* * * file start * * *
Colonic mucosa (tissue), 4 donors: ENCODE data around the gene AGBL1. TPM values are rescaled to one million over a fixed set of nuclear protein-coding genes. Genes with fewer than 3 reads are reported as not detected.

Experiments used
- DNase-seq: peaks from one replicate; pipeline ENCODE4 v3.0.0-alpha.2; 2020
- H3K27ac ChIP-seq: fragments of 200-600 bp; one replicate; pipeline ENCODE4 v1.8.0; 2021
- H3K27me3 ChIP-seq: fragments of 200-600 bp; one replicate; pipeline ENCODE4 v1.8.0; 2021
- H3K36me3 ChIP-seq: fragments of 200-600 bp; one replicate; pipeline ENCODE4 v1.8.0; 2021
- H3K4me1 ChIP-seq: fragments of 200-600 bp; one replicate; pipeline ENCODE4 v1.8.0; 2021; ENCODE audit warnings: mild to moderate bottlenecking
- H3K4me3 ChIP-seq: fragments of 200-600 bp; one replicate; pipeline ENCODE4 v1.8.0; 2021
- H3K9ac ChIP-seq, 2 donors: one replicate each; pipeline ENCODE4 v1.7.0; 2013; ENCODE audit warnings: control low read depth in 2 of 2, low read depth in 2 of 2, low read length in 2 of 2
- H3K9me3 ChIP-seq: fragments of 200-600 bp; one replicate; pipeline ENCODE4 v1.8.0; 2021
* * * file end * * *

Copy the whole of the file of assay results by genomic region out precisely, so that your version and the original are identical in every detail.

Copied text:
Colonic mucosa (tissue), 4 donors: ENCODE data around the gene AGBL1. TPM values are rescaled to one million over a fixed set of nuclear protein-coding genes. Genes with fewer than 3 reads are reported as not detected.

Experiments used
- DNase-seq: peaks from one replicate; pipeline ENCODE4 v3.0.0-alpha.2; 2020
- H3K27ac ChIP-seq: fragments of 200-600 bp; one replicate; pipeline ENCODE4 v1.8.0; 2021
- H3K27me3 ChIP-seq: fragments of 200-600 bp; one replicate; pipeline ENCODE4 v1.8.0; 2021
- H3K36me3 ChIP-seq: fragments of 200-600 bp; one replicate; pipeline ENCODE4 v1.8.0; 2021
- H3K4me1 ChIP-seq: fragments of 200-600 bp; one replicate; pipeline ENCODE4 v1.8.0; 2021; ENCODE audit warnings: mild to moderate bottlenecking
- H3K4me3 ChIP-seq: fragments of 200-600 bp; one replicate; pipeline ENCODE4 v1.8.0; 2021
- H3K9ac ChIP-seq, 2 donors: one replicate each; pipeline ENCODE4 v1.7.0; 2013; ENCODE audit warnings: control low read depth in 2 of 2, low read depth in 2 of 2, low read length in 2 of 2
- H3K9me3 ChIP-seq: fragments of 200-600 bp; one replicate; pipeline ENCODE4 v1.8.0; 2021